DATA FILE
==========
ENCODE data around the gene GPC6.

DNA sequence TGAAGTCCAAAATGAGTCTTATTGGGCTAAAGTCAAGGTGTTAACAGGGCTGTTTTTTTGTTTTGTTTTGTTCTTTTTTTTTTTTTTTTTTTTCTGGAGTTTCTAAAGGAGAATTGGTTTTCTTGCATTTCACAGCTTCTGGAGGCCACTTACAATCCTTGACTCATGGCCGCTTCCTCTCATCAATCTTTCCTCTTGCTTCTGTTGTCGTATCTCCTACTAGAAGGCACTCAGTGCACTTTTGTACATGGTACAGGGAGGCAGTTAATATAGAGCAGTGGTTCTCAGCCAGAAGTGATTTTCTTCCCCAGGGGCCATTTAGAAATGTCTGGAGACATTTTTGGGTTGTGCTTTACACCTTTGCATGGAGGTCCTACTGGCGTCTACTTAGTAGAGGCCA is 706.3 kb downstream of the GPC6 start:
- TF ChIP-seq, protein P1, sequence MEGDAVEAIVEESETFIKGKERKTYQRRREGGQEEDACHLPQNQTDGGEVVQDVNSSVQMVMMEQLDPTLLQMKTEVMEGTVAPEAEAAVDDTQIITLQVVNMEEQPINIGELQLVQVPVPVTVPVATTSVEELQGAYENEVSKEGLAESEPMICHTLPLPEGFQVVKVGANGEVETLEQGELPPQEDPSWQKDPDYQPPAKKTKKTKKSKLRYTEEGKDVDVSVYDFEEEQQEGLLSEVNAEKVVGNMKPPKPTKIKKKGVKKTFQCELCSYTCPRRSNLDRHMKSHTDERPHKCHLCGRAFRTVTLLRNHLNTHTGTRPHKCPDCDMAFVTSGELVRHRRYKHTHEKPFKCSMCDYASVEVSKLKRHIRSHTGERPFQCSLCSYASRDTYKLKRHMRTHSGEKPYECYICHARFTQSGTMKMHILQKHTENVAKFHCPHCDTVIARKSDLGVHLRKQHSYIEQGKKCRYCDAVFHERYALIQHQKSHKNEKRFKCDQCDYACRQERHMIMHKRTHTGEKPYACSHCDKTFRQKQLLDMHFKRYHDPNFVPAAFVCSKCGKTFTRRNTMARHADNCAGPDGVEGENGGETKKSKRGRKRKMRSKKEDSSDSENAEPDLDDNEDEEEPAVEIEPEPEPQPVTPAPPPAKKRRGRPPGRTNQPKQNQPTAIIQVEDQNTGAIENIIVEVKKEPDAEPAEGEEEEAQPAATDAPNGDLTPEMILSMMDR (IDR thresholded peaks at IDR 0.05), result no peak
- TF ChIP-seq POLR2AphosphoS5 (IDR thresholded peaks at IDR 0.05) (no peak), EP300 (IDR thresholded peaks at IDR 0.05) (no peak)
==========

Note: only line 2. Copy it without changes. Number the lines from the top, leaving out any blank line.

DNA sequence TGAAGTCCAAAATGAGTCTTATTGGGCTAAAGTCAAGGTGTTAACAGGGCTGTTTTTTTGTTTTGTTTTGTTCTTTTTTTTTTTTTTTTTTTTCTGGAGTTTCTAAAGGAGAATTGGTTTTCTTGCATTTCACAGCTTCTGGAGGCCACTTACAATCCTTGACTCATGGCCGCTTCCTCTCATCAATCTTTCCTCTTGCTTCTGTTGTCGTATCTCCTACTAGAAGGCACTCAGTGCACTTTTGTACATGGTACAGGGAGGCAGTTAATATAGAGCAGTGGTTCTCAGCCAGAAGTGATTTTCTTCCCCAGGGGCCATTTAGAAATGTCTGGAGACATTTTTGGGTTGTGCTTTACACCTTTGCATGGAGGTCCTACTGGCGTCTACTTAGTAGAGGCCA is 706.3 kb downstream of the GPC6 start: